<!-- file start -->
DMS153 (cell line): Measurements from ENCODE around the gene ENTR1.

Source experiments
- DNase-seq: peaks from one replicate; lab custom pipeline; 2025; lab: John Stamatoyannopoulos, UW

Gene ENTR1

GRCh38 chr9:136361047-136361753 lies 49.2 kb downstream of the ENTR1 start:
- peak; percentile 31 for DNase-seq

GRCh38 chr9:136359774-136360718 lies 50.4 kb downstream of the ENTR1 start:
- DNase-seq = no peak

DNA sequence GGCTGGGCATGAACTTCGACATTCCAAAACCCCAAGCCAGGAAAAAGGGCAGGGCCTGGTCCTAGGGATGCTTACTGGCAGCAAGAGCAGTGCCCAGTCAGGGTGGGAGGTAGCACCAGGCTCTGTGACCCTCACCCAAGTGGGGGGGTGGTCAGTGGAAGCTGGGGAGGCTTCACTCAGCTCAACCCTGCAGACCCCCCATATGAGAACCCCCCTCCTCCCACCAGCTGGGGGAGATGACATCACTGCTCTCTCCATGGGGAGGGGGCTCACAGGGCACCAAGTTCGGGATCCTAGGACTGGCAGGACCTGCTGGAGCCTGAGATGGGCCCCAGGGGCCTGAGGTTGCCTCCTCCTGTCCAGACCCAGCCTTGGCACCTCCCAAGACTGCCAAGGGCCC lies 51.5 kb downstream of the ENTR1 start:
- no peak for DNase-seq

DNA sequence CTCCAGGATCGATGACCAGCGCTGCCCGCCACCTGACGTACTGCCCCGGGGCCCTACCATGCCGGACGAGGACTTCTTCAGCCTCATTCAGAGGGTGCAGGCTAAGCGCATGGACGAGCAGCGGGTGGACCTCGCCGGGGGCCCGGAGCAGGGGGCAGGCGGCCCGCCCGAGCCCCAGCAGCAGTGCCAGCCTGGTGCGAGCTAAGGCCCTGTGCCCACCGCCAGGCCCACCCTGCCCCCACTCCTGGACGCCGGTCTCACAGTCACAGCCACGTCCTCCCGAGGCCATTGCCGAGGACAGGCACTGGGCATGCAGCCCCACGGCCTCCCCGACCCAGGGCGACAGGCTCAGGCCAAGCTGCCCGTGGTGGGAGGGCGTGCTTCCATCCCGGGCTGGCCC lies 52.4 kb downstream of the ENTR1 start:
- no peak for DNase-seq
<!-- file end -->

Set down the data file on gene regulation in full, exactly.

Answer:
DMS153 (cell line): Measurements from ENCODE around the gene ENTR1.

Source experiments
- DNase-seq: peaks from one replicate; lab custom pipeline; 2025; lab: John Stamatoyannopoulos, UW

Gene ENTR1

GRCh38 chr9:136361047-136361753 lies 49.2 kb downstream of the ENTR1 start:
- peak; percentile 31 for DNase-seq

GRCh38 chr9:136359774-136360718 lies 50.4 kb downstream of the ENTR1 start:
- DNase-seq = no peak

DNA sequence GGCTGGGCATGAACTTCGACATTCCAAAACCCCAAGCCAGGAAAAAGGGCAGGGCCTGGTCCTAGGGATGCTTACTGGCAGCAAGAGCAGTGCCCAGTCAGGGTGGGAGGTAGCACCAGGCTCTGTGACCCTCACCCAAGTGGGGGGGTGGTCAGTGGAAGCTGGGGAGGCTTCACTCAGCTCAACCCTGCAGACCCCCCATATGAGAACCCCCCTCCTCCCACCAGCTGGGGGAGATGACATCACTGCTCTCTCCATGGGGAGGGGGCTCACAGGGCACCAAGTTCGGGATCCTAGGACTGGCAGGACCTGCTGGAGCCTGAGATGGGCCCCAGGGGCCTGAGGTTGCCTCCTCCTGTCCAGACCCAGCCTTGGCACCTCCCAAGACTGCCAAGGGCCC lies 51.5 kb downstream of the ENTR1 start:
- no peak for DNase-seq

DNA sequence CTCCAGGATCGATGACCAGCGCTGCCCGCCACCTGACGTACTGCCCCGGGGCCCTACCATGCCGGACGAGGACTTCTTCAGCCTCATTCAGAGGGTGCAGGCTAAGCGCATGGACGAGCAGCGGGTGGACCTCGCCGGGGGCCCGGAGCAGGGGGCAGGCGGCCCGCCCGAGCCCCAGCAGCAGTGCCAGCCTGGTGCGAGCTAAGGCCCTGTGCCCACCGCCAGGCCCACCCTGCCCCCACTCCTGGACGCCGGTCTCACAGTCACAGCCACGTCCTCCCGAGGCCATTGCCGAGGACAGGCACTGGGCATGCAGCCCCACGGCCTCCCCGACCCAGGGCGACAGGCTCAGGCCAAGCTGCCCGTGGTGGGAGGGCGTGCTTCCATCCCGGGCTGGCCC lies 52.4 kb downstream of the ENTR1 start:
- no peak for DNase-seq